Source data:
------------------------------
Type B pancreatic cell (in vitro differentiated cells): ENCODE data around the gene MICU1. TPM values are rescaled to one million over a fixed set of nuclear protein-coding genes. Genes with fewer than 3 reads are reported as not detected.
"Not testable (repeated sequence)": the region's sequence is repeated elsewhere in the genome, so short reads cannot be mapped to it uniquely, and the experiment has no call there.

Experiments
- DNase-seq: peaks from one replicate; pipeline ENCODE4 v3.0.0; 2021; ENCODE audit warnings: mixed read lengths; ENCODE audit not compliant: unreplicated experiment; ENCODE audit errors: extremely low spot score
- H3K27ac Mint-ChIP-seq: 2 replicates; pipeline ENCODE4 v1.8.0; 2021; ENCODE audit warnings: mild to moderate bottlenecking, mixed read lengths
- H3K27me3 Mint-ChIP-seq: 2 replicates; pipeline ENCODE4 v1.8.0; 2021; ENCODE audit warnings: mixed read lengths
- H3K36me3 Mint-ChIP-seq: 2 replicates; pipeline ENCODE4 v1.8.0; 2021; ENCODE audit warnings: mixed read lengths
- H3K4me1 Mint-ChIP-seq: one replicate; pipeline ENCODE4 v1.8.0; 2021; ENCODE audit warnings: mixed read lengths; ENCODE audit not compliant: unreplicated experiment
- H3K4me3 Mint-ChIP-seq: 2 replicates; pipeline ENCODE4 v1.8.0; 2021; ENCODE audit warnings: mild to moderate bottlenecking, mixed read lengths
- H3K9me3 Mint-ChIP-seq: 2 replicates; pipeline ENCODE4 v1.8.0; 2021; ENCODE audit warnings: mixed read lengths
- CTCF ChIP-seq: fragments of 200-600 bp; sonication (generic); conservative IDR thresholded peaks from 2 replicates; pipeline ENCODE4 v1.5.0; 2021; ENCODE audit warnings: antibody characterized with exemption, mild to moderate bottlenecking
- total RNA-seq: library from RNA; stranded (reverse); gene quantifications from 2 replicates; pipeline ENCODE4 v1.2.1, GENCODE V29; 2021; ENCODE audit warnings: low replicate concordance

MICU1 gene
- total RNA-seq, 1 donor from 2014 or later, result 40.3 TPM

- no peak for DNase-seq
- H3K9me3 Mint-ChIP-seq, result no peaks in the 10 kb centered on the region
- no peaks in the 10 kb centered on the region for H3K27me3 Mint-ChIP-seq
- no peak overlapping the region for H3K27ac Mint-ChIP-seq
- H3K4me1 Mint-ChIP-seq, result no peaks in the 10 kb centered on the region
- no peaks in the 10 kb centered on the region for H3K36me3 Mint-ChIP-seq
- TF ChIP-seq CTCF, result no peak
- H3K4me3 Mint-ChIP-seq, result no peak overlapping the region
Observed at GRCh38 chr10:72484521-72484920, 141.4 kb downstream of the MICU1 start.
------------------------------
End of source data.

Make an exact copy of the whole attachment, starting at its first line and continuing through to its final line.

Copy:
Type B pancreatic cell (in vitro differentiated cells): ENCODE data around the gene MICU1. TPM values are rescaled to one million over a fixed set of nuclear protein-coding genes. Genes with fewer than 3 reads are reported as not detected.
"Not testable (repeated sequence)": the region's sequence is repeated elsewhere in the genome, so short reads cannot be mapped to it uniquely, and the experiment has no call there.

Experiments
- DNase-seq: peaks from one replicate; pipeline ENCODE4 v3.0.0; 2021; ENCODE audit warnings: mixed read lengths; ENCODE audit not compliant: unreplicated experiment; ENCODE audit errors: extremely low spot score
- H3K27ac Mint-ChIP-seq: 2 replicates; pipeline ENCODE4 v1.8.0; 2021; ENCODE audit warnings: mild to moderate bottlenecking, mixed read lengths
- H3K27me3 Mint-ChIP-seq: 2 replicates; pipeline ENCODE4 v1.8.0; 2021; ENCODE audit warnings: mixed read lengths
- H3K36me3 Mint-ChIP-seq: 2 replicates; pipeline ENCODE4 v1.8.0; 2021; ENCODE audit warnings: mixed read lengths
- H3K4me1 Mint-ChIP-seq: one replicate; pipeline ENCODE4 v1.8.0; 2021; ENCODE audit warnings: mixed read lengths; ENCODE audit not compliant: unreplicated experiment
- H3K4me3 Mint-ChIP-seq: 2 replicates; pipeline ENCODE4 v1.8.0; 2021; ENCODE audit warnings: mild to moderate bottlenecking, mixed read lengths
- H3K9me3 Mint-ChIP-seq: 2 replicates; pipeline ENCODE4 v1.8.0; 2021; ENCODE audit warnings: mixed read lengths
- CTCF ChIP-seq: fragments of 200-600 bp; sonication (generic); conservative IDR thresholded peaks from 2 replicates; pipeline ENCODE4 v1.5.0; 2021; ENCODE audit warnings: antibody characterized with exemption, mild to moderate bottlenecking
- total RNA-seq: library from RNA; stranded (reverse); gene quantifications from 2 replicates; pipeline ENCODE4 v1.2.1, GENCODE V29; 2021; ENCODE audit warnings: low replicate concordance

MICU1 gene
- total RNA-seq, 1 donor from 2014 or later, result 40.3 TPM

- no peak for DNase-seq
- H3K9me3 Mint-ChIP-seq, result no peaks in the 10 kb centered on the region
- no peaks in the 10 kb centered on the region for H3K27me3 Mint-ChIP-seq
- no peak overlapping the region for H3K27ac Mint-ChIP-seq
- H3K4me1 Mint-ChIP-seq, result no peaks in the 10 kb centered on the region
- no peaks in the 10 kb centered on the region for H3K36me3 Mint-ChIP-seq
- TF ChIP-seq CTCF, result no peak
- H3K4me3 Mint-ChIP-seq, result no peak overlapping the region
Observed at GRCh38 chr10:72484521-72484920, 141.4 kb downstream of the MICU1 start.